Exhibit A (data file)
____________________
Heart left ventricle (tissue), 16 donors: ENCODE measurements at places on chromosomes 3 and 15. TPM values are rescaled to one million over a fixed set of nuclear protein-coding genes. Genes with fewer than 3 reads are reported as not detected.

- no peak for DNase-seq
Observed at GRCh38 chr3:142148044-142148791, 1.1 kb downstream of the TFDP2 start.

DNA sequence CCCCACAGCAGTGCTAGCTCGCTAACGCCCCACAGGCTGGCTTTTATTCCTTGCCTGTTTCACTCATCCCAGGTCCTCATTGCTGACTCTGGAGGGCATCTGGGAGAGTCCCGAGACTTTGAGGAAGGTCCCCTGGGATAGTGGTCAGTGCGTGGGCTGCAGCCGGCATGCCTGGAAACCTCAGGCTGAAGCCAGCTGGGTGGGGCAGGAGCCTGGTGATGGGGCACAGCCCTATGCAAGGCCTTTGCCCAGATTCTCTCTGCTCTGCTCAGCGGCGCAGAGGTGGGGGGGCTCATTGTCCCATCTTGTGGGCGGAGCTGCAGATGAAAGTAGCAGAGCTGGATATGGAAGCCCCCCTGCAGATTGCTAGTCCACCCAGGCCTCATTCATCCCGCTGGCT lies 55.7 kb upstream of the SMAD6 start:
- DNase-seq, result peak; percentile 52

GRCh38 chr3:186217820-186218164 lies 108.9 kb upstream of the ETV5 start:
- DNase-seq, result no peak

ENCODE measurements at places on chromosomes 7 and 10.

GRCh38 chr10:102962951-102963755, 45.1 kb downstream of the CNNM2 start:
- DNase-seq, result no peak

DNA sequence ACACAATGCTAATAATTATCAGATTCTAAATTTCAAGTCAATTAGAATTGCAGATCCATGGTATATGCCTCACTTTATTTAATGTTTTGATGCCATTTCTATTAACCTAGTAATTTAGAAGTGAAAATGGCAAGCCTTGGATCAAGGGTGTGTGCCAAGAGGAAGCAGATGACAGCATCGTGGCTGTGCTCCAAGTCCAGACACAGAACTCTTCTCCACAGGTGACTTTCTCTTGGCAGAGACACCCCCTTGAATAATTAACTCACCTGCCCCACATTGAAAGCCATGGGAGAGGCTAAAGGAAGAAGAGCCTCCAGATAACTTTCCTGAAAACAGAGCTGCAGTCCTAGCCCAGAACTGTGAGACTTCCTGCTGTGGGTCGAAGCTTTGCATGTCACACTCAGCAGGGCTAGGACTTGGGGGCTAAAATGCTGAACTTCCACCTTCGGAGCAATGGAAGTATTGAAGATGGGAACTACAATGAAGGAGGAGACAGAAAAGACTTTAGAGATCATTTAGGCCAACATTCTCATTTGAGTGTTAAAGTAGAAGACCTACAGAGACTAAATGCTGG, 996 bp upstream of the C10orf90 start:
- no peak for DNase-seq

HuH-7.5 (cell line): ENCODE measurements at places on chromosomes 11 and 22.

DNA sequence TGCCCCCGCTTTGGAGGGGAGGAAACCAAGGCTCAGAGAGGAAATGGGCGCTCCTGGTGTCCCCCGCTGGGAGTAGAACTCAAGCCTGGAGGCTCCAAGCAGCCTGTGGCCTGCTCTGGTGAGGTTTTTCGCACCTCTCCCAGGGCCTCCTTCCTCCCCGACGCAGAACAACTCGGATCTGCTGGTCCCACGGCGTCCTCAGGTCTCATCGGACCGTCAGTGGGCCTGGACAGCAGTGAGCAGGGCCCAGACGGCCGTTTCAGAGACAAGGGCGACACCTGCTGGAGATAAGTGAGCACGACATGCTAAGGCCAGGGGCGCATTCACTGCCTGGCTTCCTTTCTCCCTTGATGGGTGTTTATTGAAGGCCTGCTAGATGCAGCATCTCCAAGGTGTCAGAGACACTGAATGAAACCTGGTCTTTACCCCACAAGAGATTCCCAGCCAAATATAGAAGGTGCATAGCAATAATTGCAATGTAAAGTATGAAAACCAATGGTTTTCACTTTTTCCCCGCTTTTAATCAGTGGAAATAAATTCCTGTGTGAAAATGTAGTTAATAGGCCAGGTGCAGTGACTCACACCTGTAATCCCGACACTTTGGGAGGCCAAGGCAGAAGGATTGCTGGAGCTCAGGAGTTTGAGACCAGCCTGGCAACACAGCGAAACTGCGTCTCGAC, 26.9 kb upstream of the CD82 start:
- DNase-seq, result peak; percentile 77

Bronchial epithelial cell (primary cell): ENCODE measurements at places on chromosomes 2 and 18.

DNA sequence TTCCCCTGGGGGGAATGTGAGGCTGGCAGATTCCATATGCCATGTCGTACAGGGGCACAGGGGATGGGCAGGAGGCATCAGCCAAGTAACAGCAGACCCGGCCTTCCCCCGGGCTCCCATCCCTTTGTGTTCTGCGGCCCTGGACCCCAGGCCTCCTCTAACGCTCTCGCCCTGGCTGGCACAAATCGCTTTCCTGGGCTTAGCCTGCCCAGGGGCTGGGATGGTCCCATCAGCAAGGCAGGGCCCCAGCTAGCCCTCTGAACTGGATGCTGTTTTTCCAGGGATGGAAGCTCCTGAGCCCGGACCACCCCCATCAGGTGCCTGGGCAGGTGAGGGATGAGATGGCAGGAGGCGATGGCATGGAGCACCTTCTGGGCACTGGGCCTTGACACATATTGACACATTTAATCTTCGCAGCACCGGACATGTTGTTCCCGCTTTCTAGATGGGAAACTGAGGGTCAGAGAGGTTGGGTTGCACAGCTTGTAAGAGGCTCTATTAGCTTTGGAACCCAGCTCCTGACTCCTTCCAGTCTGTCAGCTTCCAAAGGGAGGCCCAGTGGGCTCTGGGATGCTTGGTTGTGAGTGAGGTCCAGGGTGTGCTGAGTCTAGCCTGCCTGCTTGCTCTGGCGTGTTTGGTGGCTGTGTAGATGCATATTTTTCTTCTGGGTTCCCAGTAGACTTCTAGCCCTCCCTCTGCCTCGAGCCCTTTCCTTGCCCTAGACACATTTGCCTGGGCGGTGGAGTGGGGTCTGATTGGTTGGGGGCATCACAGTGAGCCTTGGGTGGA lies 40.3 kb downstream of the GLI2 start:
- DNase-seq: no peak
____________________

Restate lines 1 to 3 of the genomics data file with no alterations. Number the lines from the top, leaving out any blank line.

Heart left ventricle (tissue), 16 donors: ENCODE measurements at places on chromosomes 3 and 15. TPM values are rescaled to one million over a fixed set of nuclear protein-coding genes. Genes with fewer than 3 reads are reported as not detected.

- no peak for DNase-seq
Observed at GRCh38 chr3:142148044-142148791, 1.1 kb downstream of the TFDP2 start.